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Books by and for Passionate Gardeners

Published in the six Nashoba Publishing papers on Friday, 14 December 2001

People who love gardening often end up asking questions like... what is gardening, why do we do it, what do we learn from it , what does it mean... what is our relationship to plants, to the garden, to the earth? Here are four books of this kind of thinking.

Growing Myself; A Spiritual Journey through Gardening, by Judith Handelsman. This book got me started writing this column. For Handelsman, caring for plants opens the heart to the interconnectedness of all life — and when a gardener honors that, plants respond. She writes about talking to her plants, about bonding with them, about growing along with them. I decided to follow her advice to let plants know before I move or prune them.

Why We Garden; Cultivating a Sense of Place, by Jim Nollman. As Nollman takes readers on a tour around the gardens on his land, he tells stories of how and why he built each one. He muses on our cultural preconceptions about gardening: for example instead of thinking of a garden as a painting, how about... as a drama? — in which the site, the plants, the gardener, and the other inhabitants all interact. He invites us to pay deeper attention to our natural, mind-body connection to the place where we live.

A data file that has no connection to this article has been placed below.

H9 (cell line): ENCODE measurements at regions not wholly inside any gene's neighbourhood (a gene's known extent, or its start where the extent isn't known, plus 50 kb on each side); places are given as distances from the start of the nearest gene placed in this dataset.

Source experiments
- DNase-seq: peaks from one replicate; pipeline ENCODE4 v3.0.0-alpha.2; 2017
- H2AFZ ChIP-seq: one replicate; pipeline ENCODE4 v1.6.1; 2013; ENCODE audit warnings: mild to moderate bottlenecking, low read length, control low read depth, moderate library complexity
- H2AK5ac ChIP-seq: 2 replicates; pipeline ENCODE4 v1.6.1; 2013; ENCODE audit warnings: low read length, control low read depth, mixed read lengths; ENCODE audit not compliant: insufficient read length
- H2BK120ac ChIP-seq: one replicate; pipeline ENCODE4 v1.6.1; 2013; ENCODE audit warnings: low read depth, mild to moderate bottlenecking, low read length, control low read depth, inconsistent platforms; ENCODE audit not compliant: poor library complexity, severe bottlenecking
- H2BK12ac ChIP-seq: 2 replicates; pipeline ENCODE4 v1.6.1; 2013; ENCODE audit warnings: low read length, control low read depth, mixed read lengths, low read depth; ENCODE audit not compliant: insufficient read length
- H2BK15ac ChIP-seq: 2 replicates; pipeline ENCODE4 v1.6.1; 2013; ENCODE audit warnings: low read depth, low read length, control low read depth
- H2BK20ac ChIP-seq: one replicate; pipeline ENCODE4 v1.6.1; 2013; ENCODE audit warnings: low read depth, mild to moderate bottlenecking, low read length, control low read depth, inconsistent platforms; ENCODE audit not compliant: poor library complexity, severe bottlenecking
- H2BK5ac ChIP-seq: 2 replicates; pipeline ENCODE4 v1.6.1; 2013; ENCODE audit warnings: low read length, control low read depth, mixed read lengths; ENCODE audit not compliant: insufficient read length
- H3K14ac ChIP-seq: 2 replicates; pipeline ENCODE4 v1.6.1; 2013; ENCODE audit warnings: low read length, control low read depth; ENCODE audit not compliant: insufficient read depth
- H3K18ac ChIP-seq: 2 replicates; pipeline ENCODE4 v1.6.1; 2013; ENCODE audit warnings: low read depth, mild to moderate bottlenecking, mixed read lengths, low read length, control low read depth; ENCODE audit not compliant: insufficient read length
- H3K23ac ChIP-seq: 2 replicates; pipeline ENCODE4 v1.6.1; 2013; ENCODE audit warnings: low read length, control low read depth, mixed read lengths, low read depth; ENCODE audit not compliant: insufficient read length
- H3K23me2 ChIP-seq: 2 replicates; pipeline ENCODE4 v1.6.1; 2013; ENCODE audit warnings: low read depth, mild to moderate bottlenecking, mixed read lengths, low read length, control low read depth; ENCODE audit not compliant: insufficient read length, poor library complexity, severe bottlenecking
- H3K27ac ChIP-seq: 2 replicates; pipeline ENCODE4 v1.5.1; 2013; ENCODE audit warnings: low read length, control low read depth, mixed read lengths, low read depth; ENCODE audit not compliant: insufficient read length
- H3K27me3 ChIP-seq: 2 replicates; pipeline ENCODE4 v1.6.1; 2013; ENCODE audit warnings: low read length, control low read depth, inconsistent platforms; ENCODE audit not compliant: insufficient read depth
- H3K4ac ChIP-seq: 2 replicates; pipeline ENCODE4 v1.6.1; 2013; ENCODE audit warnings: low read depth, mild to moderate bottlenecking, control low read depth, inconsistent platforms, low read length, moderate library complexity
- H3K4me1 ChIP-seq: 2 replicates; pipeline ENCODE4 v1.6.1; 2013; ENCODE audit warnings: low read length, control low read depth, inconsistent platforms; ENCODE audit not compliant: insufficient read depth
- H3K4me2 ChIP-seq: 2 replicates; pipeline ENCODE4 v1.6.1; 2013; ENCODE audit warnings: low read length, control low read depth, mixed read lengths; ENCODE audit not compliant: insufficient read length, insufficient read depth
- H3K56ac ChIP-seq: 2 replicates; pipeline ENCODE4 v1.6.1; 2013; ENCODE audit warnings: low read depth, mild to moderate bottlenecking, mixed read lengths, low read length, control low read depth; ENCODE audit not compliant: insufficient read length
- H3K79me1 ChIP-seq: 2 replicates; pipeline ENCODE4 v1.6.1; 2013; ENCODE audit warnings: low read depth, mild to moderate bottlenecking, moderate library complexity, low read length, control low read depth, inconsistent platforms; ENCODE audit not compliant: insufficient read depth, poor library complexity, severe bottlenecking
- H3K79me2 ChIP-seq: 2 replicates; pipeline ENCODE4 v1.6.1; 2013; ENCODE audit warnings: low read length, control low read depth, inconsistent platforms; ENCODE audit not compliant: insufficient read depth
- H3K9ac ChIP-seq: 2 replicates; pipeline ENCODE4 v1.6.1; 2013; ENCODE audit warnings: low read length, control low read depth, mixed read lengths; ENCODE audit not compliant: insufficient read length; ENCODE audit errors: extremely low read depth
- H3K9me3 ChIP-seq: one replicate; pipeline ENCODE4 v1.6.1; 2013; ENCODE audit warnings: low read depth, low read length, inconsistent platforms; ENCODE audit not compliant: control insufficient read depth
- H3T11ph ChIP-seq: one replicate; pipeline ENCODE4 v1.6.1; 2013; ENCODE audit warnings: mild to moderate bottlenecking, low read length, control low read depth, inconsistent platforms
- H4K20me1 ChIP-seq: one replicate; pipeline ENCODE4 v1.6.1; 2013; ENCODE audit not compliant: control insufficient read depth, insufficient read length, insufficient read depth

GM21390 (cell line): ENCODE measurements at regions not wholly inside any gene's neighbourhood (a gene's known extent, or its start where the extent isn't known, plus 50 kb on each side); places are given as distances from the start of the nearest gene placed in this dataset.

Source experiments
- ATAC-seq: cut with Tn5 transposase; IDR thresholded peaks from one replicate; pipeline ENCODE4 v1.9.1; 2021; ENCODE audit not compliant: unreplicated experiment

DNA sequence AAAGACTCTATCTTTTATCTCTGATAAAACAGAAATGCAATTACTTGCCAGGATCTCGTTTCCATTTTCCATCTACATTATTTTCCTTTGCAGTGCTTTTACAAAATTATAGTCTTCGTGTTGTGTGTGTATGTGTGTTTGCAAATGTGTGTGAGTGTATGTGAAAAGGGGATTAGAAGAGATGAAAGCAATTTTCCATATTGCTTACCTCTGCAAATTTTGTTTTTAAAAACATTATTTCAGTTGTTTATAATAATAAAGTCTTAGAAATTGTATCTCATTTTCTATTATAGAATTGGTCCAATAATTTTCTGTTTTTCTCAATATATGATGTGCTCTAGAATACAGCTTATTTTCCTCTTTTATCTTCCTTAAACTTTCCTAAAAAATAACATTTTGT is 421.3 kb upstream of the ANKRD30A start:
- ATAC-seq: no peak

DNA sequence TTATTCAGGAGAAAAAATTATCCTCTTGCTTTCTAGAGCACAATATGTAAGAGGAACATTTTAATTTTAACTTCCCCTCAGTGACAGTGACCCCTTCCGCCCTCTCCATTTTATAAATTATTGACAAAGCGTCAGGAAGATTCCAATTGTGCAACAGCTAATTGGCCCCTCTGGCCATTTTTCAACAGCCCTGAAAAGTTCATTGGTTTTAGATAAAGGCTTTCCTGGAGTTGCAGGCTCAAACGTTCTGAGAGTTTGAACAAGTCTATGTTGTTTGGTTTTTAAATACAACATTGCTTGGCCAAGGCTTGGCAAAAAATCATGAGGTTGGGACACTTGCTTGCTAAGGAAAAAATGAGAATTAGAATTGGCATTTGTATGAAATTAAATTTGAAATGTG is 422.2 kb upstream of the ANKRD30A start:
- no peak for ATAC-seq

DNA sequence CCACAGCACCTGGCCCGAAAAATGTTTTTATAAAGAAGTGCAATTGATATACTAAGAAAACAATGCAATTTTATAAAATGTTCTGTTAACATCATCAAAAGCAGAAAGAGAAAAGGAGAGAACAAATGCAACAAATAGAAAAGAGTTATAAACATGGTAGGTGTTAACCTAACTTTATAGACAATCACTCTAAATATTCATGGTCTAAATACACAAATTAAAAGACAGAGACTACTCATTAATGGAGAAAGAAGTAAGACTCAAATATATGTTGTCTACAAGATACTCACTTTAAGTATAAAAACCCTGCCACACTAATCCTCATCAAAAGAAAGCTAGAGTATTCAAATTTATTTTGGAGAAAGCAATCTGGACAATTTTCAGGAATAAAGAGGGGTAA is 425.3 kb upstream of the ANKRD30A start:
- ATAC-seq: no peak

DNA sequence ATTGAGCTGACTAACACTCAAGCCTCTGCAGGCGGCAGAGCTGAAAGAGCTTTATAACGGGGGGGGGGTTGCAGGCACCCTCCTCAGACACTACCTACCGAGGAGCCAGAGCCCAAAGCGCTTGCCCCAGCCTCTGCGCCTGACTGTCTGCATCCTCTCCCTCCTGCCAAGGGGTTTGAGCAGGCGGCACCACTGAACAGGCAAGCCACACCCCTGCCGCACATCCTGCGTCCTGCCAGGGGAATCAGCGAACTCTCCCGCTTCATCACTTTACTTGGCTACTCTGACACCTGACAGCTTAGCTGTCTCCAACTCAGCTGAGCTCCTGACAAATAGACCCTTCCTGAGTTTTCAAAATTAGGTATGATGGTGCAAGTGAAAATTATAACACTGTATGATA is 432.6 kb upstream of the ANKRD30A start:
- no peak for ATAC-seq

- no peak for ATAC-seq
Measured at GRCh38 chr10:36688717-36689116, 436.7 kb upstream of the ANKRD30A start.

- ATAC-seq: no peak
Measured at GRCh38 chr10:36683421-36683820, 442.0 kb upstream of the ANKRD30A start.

Second Nature; A Gardener’s Education, by Michael Pollan. Americans are split, says Pollan, between a love for pristine wilderness and the need to make use of our land — to the point where there are two camps that are both unreasonably extreme, and we need to find a middle ground. Gardening is the key: gardens teach us about finding a compromise between the “culture” camp and the “nature” one, “between those who would complete the conquest of the planet in the name of progress, and those who believe it's time we abdicated our rule and left the earth in the care of its more innocent species.”

Anatomy of a Rose; Exploring the Secret Life of Flowers, by Sharman Apt Russell. Plants communicate, cooperate and compete; they are highly aware of, and responsive to, the world around them. Interconnection is everywhere, the facts are clearly documented (even the research, in the back of the book). But Russell explores botanical science with a light touch, speaking from the point of view of the plants! My jaw dropped in wonder.

These books stretch the mind .... but they’ll be welcome fare to people with a passion for gardening.

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© Copyright 2001 Catherine Holmes Clark